Get ready for a double dose of Pocono Raceway as the Cup Series prepares for a pair of races at the “Tricky Triangle” this weekend. The action kicks off with the Pocono Organics 325 Saturday afternoon, and for those of us who play Fantasy NASCAR, we have a bit of unique opportunity in front of us.
Let’s start with the track itself. Pocono’s unique layout makes passing difficult, and it is common for races to become battles of pit strategy and track position. More importantly, Pocono’s massive layout allows drivers running close enough to the front to pit under green without losing a lap. Depending on when cautions fall, the top drivers will often pit before the end of Stage 1 and Stage 2, forgoing stage points in order to have track position for the start of the final stage.
With most season-long fantasy contests including stage points in their scoring, it can be frustrating to roster several of the top drivers and watch them come up empty on stage points. With the level of unpredictability a little bit higher than normal, I like to utilize the high-upside midrange options.
I still want to give my chance at strong finishes, but I don’t want to roll out all of the top options. Sure, they may still end up with a Top 5 finish, but when you use someone like Kevin Harvick, you expect a Top 5 and 10-plus stage points.
We also have the doubleheader format to consider. Just like when we had back-to-back races at both Darlington and Charlotte, we can use Saturday’s race as a scouting mission of sorts. We can probably find another midrange sleeper or two that we can take advantage of on Sunday.
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It has been an all or nothing-type season for Busch, but history says you can count on him delivering a strong performance at Pocono. He has cracked the Top 10 in the last seven races here, winning three times and leading 50-plus laps five times. Busch led 79 laps in a win here last June and led 56 laps and won Stage 1 in the July race before bad pit strategy cost him a shot at a season sweep.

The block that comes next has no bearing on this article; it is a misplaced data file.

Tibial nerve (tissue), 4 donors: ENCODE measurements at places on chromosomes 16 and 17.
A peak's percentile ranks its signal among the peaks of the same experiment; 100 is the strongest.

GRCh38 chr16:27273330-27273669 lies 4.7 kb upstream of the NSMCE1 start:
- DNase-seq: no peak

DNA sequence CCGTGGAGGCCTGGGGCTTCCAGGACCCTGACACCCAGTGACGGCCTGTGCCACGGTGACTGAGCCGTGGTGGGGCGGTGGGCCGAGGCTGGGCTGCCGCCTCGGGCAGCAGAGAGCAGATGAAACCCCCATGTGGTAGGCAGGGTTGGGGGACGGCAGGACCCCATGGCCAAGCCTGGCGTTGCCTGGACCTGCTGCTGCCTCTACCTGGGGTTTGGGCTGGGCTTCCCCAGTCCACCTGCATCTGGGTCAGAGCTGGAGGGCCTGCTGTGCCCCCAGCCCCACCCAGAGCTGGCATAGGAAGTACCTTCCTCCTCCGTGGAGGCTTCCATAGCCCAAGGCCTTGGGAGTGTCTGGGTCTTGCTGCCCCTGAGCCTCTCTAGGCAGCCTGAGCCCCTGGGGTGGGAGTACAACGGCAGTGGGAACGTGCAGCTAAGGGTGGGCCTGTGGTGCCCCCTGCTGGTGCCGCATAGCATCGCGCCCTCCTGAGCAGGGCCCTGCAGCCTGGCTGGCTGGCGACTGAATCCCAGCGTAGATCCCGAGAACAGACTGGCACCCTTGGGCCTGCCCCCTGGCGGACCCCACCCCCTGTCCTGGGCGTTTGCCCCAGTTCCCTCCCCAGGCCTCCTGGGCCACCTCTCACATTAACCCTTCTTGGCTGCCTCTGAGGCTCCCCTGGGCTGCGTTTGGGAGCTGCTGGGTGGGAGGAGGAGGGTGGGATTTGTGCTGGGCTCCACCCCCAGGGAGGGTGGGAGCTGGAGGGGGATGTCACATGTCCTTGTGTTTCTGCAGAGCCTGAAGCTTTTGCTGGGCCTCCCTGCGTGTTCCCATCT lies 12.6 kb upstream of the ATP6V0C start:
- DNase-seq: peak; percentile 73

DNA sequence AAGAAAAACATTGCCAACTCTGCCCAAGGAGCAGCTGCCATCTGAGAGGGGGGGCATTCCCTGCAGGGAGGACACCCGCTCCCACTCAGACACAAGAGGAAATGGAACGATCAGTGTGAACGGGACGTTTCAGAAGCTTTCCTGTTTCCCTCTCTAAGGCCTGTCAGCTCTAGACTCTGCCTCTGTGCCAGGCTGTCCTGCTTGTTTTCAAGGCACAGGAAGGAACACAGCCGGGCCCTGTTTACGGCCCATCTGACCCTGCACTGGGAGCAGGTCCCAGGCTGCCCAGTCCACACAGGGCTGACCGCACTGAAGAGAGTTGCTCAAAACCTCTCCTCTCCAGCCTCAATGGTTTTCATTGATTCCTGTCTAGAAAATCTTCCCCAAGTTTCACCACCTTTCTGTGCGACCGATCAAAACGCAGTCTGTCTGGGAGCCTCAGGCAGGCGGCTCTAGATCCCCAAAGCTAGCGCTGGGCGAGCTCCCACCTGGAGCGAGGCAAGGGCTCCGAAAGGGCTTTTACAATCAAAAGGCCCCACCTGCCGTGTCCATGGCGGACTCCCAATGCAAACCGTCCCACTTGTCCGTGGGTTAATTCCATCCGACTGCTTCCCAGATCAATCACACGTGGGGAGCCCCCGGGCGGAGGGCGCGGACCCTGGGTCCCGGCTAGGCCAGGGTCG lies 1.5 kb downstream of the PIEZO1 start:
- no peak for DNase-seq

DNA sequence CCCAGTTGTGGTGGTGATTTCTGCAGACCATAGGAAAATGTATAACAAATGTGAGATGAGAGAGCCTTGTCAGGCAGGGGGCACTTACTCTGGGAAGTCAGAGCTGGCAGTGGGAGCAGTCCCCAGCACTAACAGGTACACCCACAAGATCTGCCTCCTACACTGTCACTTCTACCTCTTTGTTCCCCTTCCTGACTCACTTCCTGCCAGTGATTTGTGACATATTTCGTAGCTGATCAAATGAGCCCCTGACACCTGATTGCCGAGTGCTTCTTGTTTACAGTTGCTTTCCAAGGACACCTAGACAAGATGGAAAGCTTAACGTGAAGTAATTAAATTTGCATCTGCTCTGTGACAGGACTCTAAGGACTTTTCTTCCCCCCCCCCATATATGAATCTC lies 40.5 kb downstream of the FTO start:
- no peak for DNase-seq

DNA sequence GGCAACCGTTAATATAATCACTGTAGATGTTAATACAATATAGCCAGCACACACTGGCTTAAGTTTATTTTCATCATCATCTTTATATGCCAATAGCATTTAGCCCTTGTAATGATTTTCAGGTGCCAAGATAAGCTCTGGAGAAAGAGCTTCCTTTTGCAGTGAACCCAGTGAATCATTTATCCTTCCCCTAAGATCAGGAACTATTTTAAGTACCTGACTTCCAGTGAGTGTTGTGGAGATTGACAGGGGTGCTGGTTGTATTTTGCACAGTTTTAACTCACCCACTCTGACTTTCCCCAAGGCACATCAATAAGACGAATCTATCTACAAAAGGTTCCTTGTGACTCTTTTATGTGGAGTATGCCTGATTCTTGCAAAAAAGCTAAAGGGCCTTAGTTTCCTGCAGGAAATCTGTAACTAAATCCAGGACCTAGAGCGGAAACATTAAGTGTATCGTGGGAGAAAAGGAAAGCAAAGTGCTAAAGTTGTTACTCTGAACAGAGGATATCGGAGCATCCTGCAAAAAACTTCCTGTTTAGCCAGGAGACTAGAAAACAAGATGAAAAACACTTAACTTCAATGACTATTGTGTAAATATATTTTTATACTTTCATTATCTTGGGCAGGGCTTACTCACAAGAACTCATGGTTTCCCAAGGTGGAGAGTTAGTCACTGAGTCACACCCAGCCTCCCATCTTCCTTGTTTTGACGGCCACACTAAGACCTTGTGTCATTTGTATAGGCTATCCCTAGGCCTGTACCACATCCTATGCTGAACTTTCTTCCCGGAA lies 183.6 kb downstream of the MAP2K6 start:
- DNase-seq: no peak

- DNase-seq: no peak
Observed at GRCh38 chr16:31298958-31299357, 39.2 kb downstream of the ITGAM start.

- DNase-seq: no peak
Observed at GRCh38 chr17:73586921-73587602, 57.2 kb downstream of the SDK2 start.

After finishing sixth in the June race in 2019, Hamlin cracked the Top 5 in both stages and picked up the win at Pocono last July, giving him five career wins at the track and bolstering his impressive resume. He has a 12.0 average finish in 28 starts overall, and he has only finished outside the Top 15 in two of the last 12 races. Starting third, he could spend the entire afternoon in the Top 5 and go to victory lane.
While his only win at Pocono came back in 2011, Keselowski has been the most reliable driver at the track the last several years. His 8.7 average finish over the last 10 races is the second best in series, and during that stretch, he ranks third in points scored and leads all drivers with seven Top 5s. I want his high floor in my lineup.
I won’t argue if you want to roll out heavy hitters like Kevin Harvick, Chase Elliott or Martin Truex Jr. this weekend, but because of the potential for stage point volatility, I am to try to take advantage of some drivers in the middle tier. With a series-best 8.3 average finish at Pocono, Jones has to be at the top of the list. He has cracked the Top 10 in five of his six starts here, reeling off three straight Top 5s and finishing third and second in the two Pocono races last season.
His overall numbers at Pocono don’t jump off the page, but Bowyer has been solid at the track since joining Stewart-Haas Racing. He has finished 11th or better in four of his six starts here for SHR, notching a Top 5 here last June. Starting 18th isn’t ideal, but I like the speed he has shown this season and at Pocono in the past. Kurt Busch could make a solid pivot if you prefer someone with better track position.
Garage Driver – William Byron